AMAA boss defends ABC metric after being called into question

Lindsay Bennett
By Lindsay Bennett | 24 August 2016
Publishers are questioning the ABC metric

Audited Media Association of Australia (AMAA) CEO Josanne Ryan has defended the group’s audited circulation measurement after it was called into question by Fairfax and News Corp.

“To pull out of a metric created by an organisation that has been working for 80 years to help provide the most relevant numbers – it’s disappointing,” Ryan tells AdNews.

“We have to work together to find a solution. If the current metric isn’t right, we should work together to find a solution. You don’t throw the baby out with the bath water.”

Ryan is referring to Fairfax’s decision to remove its digital numbers from the latest audit, released last Friday. Fairfax boss Greg Hywood referred to the figures as an “incomplete measure”, as the report doesn’t include site licenses, which he says accounts for a portion of the company’s digital subscriber growth.

Following the move, News Corp’s managing director of metro regional publishing Damian Eales told The Australian, Fairfax’s move raises the question of the “validity of the whole audit process going forward – digital and print”.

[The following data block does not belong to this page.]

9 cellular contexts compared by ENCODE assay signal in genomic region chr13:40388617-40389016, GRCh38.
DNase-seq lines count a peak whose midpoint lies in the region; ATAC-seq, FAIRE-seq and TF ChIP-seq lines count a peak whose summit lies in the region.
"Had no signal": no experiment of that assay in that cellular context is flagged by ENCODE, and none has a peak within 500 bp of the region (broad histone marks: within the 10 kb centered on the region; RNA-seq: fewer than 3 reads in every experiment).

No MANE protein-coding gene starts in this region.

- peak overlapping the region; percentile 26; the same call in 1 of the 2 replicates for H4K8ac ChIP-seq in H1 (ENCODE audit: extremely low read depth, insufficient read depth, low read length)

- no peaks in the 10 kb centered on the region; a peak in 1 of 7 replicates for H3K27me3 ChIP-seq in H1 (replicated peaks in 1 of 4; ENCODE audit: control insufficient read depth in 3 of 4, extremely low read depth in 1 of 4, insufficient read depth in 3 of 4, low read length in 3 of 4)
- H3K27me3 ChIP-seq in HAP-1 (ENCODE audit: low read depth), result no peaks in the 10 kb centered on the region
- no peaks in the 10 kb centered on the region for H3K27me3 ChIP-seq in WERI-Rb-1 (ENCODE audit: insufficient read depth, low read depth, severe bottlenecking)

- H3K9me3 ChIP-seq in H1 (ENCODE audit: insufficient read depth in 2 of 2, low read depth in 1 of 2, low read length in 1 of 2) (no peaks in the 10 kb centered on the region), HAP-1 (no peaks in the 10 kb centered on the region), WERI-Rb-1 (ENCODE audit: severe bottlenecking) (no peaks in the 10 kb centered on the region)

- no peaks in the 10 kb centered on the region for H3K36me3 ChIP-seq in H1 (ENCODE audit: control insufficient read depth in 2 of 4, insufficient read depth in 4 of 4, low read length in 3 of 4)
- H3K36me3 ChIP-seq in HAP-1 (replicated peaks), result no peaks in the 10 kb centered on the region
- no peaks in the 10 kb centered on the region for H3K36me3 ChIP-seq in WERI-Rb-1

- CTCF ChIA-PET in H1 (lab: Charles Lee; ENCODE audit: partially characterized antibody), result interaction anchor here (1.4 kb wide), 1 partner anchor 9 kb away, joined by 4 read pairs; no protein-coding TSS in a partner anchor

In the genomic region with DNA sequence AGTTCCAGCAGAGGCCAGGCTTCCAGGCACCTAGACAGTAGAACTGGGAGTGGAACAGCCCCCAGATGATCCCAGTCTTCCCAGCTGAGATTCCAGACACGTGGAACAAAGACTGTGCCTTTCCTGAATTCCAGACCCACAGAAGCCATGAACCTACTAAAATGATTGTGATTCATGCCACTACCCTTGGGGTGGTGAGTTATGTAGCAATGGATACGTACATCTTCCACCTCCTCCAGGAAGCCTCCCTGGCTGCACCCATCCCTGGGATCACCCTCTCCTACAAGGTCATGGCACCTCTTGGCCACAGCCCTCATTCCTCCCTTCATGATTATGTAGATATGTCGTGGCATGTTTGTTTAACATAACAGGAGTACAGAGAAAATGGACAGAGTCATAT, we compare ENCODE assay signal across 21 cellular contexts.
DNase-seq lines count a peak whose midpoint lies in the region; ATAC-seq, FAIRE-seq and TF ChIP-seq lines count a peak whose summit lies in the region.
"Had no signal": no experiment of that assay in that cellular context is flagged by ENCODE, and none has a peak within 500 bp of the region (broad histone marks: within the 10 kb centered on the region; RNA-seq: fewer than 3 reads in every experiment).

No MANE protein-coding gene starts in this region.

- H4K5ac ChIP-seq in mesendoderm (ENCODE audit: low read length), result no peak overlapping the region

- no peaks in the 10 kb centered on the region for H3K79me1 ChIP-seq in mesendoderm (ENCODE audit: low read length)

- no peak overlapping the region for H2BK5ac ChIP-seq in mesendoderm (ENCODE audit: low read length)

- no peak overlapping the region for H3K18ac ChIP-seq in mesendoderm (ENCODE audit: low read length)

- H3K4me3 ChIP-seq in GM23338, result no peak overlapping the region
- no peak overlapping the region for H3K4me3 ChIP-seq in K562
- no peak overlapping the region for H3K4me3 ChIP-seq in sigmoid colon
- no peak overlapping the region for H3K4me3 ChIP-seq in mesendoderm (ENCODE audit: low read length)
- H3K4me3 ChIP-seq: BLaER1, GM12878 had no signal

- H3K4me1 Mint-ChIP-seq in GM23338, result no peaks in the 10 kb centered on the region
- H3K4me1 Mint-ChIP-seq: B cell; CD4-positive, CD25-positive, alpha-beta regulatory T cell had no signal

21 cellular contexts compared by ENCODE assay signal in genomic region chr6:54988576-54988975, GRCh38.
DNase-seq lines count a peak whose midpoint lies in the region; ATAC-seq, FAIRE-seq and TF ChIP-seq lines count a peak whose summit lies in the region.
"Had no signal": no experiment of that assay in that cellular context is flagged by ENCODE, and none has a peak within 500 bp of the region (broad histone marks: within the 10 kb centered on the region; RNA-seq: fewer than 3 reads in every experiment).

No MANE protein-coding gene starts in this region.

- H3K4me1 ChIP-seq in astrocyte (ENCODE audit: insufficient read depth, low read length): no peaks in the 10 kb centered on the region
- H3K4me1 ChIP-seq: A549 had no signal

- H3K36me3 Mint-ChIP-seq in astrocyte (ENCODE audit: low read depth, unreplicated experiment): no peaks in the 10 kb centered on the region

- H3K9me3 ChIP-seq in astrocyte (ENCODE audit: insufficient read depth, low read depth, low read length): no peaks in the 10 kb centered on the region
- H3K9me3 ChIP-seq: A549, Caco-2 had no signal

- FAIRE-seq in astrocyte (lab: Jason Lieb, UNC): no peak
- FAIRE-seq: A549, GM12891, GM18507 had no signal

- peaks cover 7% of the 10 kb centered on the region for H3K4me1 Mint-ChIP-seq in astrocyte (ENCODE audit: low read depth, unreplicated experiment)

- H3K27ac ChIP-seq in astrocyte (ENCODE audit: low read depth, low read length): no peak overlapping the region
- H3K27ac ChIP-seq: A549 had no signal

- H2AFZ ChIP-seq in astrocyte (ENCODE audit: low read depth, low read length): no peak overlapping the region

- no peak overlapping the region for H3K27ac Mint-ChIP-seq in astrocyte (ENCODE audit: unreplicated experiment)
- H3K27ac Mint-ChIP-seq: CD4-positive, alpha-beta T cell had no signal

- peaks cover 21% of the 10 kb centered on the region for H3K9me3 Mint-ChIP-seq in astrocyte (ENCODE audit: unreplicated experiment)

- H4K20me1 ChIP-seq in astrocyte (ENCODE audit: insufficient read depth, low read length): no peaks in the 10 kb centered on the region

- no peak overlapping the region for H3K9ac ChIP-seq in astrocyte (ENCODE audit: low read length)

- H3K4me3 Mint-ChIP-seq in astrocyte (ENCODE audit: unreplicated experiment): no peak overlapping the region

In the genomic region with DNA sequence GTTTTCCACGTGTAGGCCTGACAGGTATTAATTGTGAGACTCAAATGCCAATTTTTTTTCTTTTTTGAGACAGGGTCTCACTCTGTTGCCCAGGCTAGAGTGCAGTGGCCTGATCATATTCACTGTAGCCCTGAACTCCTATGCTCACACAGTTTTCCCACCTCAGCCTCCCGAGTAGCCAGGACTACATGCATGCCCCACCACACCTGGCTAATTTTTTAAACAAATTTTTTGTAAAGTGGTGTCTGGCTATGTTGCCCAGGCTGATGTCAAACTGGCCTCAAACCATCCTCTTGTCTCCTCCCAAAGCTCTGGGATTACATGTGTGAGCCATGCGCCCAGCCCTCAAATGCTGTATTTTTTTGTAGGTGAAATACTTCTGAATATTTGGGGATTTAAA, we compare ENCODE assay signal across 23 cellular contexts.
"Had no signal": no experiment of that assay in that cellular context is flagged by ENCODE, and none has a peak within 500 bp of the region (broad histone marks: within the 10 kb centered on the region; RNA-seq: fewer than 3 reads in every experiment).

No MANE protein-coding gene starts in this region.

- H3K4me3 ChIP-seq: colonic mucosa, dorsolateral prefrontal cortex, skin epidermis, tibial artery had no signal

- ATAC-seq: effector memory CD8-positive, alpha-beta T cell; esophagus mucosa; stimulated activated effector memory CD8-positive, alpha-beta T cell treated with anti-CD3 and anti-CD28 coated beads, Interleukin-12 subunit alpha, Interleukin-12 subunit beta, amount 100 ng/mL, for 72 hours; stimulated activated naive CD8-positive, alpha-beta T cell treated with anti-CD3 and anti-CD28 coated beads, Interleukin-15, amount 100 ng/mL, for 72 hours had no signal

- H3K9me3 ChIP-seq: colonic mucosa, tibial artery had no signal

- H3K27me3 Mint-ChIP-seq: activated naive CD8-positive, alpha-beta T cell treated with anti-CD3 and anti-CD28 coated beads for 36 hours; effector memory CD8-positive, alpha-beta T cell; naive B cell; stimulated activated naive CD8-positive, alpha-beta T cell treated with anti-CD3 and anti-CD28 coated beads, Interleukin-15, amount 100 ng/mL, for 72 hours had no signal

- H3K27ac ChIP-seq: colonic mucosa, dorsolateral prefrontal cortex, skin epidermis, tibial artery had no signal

“The reality is that media buyers and advertisers aren’t interested in circulation. They plan media based on the audience that reads a paper, not the number of papers printed,” he said.

Now, AdNews understands Bauer is questioning the metric and may not submit its figures for the next audit.

Ryan says while it doesn’t account for site licenses now, she believes the audit will eventually include them.

“We will continue evolving the metric, whether Fairfax comes back in will be up to them. I don’t think one member saying we’re not reporting in this period is a huge issue, but it’s disappointing.”

Last week, the AMAA announced an update to the format of print and digital circulation reporting in a response to the demand for a less complicated metric.

The new metric, looking at total sales, takes in the existing average net paid sales across print and digital and combines them to become one overall sales figure.

“We’ve gone from six metrics to three,” Ryan says. “Digital is a 24/7 product, so it doesn’t make sense to report it day-by-day."

The term 'masthead' was also removed with the acknowledgement it's a print-related term that is not relevant in the digital economy.

Ryan admits there is more work to be done on the metric, but rejects the idea publishers will pull out completely.

“We are mindful we are in the business of reporting print, but we are doing a lot of work in digital,” she says.

“There are a lot of things we are working on at the moment to rethink how we distribute data and respond to what the market needs from publishers.

“We’re not stuck in the past. There has been a tradition of reporting in a certain way, but we are committed to evolving the model and working with publishers to move forward.”

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